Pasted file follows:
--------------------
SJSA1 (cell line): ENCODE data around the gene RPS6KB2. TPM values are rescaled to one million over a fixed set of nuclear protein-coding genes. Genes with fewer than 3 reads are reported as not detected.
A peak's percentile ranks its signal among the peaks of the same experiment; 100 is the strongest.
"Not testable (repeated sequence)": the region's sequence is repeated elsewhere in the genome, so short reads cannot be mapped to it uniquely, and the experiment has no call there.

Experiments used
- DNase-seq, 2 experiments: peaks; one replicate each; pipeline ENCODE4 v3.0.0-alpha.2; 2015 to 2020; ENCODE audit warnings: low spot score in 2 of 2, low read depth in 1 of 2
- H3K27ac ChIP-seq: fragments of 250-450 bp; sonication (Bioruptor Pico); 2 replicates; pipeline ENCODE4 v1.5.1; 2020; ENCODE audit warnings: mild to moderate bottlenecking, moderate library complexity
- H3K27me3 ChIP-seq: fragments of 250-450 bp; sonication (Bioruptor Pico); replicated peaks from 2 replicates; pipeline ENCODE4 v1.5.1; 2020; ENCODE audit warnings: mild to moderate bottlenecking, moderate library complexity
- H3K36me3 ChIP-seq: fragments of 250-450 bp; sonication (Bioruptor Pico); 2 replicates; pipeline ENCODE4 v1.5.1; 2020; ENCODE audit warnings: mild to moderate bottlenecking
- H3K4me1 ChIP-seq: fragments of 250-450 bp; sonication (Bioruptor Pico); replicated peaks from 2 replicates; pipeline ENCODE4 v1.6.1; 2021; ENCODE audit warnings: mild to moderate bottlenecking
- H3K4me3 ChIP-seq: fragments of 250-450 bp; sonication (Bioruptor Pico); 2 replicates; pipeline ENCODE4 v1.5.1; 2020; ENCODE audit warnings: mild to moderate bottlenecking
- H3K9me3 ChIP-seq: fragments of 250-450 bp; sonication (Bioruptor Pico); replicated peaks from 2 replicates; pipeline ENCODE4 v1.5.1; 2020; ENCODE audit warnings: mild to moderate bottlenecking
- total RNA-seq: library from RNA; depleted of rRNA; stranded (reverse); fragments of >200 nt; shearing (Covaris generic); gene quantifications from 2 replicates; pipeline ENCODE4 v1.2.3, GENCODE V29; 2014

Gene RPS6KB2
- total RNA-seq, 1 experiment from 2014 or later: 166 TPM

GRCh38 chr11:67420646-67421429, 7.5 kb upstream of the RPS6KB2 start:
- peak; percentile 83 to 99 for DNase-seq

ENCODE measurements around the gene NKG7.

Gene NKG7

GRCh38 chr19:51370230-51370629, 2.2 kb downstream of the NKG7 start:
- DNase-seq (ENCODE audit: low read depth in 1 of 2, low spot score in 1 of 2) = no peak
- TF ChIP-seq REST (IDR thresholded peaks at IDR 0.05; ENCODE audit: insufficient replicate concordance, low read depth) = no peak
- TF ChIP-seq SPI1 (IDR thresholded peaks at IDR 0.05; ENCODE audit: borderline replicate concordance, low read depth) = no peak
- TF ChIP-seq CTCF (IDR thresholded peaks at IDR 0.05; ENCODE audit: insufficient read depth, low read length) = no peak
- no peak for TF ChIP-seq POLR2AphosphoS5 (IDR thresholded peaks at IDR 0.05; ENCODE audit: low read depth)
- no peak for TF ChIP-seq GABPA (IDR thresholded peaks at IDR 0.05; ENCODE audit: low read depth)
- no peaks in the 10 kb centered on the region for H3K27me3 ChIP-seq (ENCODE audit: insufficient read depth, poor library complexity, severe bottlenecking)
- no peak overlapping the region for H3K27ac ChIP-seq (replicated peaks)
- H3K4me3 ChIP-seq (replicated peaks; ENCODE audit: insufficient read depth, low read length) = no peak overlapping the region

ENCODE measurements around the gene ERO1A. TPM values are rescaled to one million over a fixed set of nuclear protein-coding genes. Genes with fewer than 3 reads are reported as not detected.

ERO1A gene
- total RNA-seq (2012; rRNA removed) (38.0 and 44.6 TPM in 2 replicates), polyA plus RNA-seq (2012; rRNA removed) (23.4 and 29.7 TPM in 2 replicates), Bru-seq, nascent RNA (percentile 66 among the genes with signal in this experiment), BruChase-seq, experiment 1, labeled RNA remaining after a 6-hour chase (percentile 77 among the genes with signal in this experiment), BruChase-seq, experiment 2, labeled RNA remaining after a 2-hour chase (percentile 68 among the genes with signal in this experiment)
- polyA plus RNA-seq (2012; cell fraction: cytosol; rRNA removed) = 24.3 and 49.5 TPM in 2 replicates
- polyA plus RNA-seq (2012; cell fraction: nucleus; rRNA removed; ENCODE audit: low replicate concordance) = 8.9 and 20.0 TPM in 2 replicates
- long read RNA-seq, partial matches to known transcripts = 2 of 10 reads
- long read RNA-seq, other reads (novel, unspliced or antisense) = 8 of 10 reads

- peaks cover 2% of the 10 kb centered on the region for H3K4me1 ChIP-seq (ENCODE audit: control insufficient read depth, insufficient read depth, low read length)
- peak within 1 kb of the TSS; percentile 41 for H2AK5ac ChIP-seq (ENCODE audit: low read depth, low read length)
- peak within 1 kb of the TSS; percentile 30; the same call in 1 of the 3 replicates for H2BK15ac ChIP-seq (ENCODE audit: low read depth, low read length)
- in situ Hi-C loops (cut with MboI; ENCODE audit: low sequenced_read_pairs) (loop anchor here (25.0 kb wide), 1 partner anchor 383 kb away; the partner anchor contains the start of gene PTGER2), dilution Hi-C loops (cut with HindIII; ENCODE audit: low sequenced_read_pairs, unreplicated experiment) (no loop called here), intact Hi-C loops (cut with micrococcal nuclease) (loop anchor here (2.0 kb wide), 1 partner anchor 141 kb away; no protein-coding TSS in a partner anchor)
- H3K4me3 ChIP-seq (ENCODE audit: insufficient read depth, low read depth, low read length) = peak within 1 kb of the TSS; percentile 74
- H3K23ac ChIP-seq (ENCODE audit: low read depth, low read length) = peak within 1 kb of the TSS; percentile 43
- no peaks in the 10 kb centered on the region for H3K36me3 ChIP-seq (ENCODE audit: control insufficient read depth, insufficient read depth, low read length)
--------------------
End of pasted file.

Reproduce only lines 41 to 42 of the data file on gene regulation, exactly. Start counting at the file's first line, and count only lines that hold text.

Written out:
- H3K23ac ChIP-seq (ENCODE audit: low read depth, low read length) = peak within 1 kb of the TSS; percentile 43
- no peaks in the 10 kb centered on the region for H3K36me3 ChIP-seq (ENCODE audit: control insufficient read depth, insufficient read depth, low read length)